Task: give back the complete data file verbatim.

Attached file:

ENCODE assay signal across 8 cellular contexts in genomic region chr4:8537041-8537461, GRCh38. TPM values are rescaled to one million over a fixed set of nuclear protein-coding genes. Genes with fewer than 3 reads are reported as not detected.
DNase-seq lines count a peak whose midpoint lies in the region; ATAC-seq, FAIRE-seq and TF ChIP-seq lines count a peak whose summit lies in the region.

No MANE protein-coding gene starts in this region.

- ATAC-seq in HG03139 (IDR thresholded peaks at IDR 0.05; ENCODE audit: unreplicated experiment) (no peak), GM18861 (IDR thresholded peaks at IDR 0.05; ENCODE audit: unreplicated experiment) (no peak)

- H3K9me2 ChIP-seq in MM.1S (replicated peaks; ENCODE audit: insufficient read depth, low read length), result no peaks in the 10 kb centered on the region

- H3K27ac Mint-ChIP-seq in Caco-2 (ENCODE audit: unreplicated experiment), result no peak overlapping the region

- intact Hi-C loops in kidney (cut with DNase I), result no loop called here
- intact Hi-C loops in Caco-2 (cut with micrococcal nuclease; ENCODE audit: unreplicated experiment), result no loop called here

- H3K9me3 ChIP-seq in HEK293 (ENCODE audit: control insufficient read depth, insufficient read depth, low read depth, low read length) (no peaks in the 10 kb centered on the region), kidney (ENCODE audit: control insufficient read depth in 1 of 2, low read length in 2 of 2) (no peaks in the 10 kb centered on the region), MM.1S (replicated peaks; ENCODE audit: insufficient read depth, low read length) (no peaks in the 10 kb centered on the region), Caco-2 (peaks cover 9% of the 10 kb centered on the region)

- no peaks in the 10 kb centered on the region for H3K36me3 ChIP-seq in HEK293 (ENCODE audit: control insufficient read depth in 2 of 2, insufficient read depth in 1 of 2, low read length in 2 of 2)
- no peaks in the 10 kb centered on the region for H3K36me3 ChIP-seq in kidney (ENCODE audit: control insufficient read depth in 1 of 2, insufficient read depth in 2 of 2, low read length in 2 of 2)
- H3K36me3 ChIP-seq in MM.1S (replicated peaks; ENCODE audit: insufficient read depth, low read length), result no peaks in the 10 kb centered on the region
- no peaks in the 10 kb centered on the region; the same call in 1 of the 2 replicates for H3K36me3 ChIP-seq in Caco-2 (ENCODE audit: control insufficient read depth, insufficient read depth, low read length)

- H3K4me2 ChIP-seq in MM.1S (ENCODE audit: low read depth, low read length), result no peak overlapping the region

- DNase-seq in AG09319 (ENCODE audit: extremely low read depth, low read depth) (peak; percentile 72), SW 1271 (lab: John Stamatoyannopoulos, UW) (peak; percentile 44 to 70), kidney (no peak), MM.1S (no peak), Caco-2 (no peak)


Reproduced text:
ENCODE assay signal across 8 cellular contexts in genomic region chr4:8537041-8537461, GRCh38. TPM values are rescaled to one million over a fixed set of nuclear protein-coding genes. Genes with fewer than 3 reads are reported as not detected.
DNase-seq lines count a peak whose midpoint lies in the region; ATAC-seq, FAIRE-seq and TF ChIP-seq lines count a peak whose summit lies in the region.

No MANE protein-coding gene starts in this region.

- ATAC-seq in HG03139 (IDR thresholded peaks at IDR 0.05; ENCODE audit: unreplicated experiment) (no peak), GM18861 (IDR thresholded peaks at IDR 0.05; ENCODE audit: unreplicated experiment) (no peak)

- H3K9me2 ChIP-seq in MM.1S (replicated peaks; ENCODE audit: insufficient read depth, low read length), result no peaks in the 10 kb centered on the region

- H3K27ac Mint-ChIP-seq in Caco-2 (ENCODE audit: unreplicated experiment), result no peak overlapping the region

- intact Hi-C loops in kidney (cut with DNase I), result no loop called here
- intact Hi-C loops in Caco-2 (cut with micrococcal nuclease; ENCODE audit: unreplicated experiment), result no loop called here

- H3K9me3 ChIP-seq in HEK293 (ENCODE audit: control insufficient read depth, insufficient read depth, low read depth, low read length) (no peaks in the 10 kb centered on the region), kidney (ENCODE audit: control insufficient read depth in 1 of 2, low read length in 2 of 2) (no peaks in the 10 kb centered on the region), MM.1S (replicated peaks; ENCODE audit: insufficient read depth, low read length) (no peaks in the 10 kb centered on the region), Caco-2 (peaks cover 9% of the 10 kb centered on the region)

- no peaks in the 10 kb centered on the region for H3K36me3 ChIP-seq in HEK293 (ENCODE audit: control insufficient read depth in 2 of 2, insufficient read depth in 1 of 2, low read length in 2 of 2)
- no peaks in the 10 kb centered on the region for H3K36me3 ChIP-seq in kidney (ENCODE audit: control insufficient read depth in 1 of 2, insufficient read depth in 2 of 2, low read length in 2 of 2)
- H3K36me3 ChIP-seq in MM.1S (replicated peaks; ENCODE audit: insufficient read depth, low read length), result no peaks in the 10 kb centered on the region
- no peaks in the 10 kb centered on the region; the same call in 1 of the 2 replicates for H3K36me3 ChIP-seq in Caco-2 (ENCODE audit: control insufficient read depth, insufficient read depth, low read length)

- H3K4me2 ChIP-seq in MM.1S (ENCODE audit: low read depth, low read length), result no peak overlapping the region

- DNase-seq in AG09319 (ENCODE audit: extremely low read depth, low read depth) (peak; percentile 72), SW 1271 (lab: John Stamatoyannopoulos, UW) (peak; percentile 44 to 70), kidney (no peak), MM.1S (no peak), Caco-2 (no peak)